Crime Library: Criminal Minds and Methods

Gerald Eugene Stano

Death Journey

When they arrived at the dump area Stano showed Crow and Gadberry where he left the body and described how he posed it.   When they drove back to the police station, Stano signed a confession to Mary Carol's murder.

As Crow was finishing up the paperwork, Detective Larry Lewis approached him and asked whether Stano had confessed to any other crimes.   Crow said he had not and Lewis asked him if he would question Stano about a missing person case.  Flowers wrote that Toni Van Haddocks, a 26-year-old prostitute, had been reported missing on February 15, and Lewis suspected Stano might know something about it.  Crow agreed and took a photo of the girl into the interrogation room and placed it in front of Stano.  As soon as he looked at the photo Stano leaned back and said he had never met her.  Crow knew he was lying, but he did not yet have enough information about the case to question him and decided to wait.  In the meantime, Stano was charged with the first-degree murder of Mary Carol Maher and placed in the county jail.

Toni Van Haddocks, victim
Toni Van Haddocks, victim

On April 15, 1980, a boy, 12, in Holly Hill, near Daytona Beach, discovered a human skull in a wooded area at the end of Primrose Lane.  The boy took the skull home in a bag and showed it to his parents, who called the Sherriff's office. Investigators scoured the area for days, and eventually found more remains, mostly skeletonized, and some bits of clothing.  Apparently wild animals had pulled the corpse apart and scattered it.  An autopsy later identified the victim as Toni Van Haddocks.  Her cause of death was attributed to multiple stab wounds to the head.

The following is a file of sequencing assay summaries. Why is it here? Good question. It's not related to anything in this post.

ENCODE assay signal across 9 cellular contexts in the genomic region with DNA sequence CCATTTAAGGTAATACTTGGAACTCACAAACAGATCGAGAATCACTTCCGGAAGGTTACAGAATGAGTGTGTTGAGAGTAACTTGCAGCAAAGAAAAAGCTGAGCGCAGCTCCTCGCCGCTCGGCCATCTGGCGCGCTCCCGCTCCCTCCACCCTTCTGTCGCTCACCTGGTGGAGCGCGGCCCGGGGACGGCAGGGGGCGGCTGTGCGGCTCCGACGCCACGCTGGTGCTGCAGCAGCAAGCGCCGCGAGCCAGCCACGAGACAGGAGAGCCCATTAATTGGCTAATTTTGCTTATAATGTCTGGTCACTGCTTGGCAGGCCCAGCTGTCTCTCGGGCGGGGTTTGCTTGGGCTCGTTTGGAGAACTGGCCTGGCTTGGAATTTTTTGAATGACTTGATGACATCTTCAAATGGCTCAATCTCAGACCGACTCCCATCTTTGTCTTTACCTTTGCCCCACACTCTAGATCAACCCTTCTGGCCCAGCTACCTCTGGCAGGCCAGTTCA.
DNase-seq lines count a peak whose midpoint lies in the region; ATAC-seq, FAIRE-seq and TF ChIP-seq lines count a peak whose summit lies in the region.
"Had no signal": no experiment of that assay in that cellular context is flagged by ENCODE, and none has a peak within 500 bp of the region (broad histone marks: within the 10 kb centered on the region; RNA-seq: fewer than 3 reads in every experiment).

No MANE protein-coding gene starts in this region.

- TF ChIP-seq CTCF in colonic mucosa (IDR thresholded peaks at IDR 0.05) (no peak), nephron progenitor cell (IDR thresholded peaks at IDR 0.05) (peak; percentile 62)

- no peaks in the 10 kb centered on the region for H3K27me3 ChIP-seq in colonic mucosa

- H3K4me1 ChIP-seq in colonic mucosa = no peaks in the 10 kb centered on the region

Linda Hamilton, victim
Linda Hamilton, victim
    

 

Once Crow learned of the victim's identity, he brought Stano back to the interrogation room and began questioning him.   According to Ecker, Stano initially denied killing the young woman, but as each hour passed by he began to break.  In the end, he confessed and signed a confession to the murder of Toni Van Haddocks.  Crow began to wonder how many more women Stano might have murdered and began to search through all of the unsolved cases dating back to 1975. 

Nancy Heard, victim
Nancy Heard, victim
 

There was 16-year-old Linda Hamilton, an out-of-town visitor, found dead on July 22, 1975, near an old Indian burial ground.   The Massachusetts native was last seen walking down Atlantic Avenue. 

In January 1976, the body of 24-year-old Nancy Heard was found near Bulow Creek Road, just north of Ormond Beach.   Her body was posed and covered with tree branches.  The young woman was last seen hitchhiking on Atlantic Avenue.

Ramona Neal
Ramona Neal
 

Ramona Neal, a beautiful 18-year-old woman from Georgia, was found in Tomoka State Park in May 1976.  Her body had also been concealed with branches.

Many serial killers will roam hundreds of miles to find a victim, and Crow began to wonder just how many counties Stano might have traveled through in search of his prey.   After going through all of the local files, he started to look into nearby counties.  In Bradford, some 100 miles west of Daytona, the body of a young woman was discovered in a swampy area.  She was last seen in Daytona Beach, near Atlantic Avenue.  The crime scene was similar to the others, including the now all to familiar branches used to conceal the body.  In the small town of Titusville, 50 miles south of Brevard County, another young woman was discovered.  She was last seen hitchhiking along Atlantic Avenue, in Daytona Beach.  She was found posed and covered in brush.

In looking through Stano's past, Crow learned that Stano had lived in various parts of Florida since the early 70s and briefly in New Jersey.  Crow contacted the police department in Stuart, Florida and learned that they had several unsolved murders of young women in that area during the mid-seventies.  Crow then contacted officials in New Jersey and learned of at least two similar murders that took place in the early 70s.  All of the victims were young women, posed, and covered with tree branches.  Detective Crow knew it was not going to be easy getting Stano to admit to another murder, let alone a dozen or so more.

 

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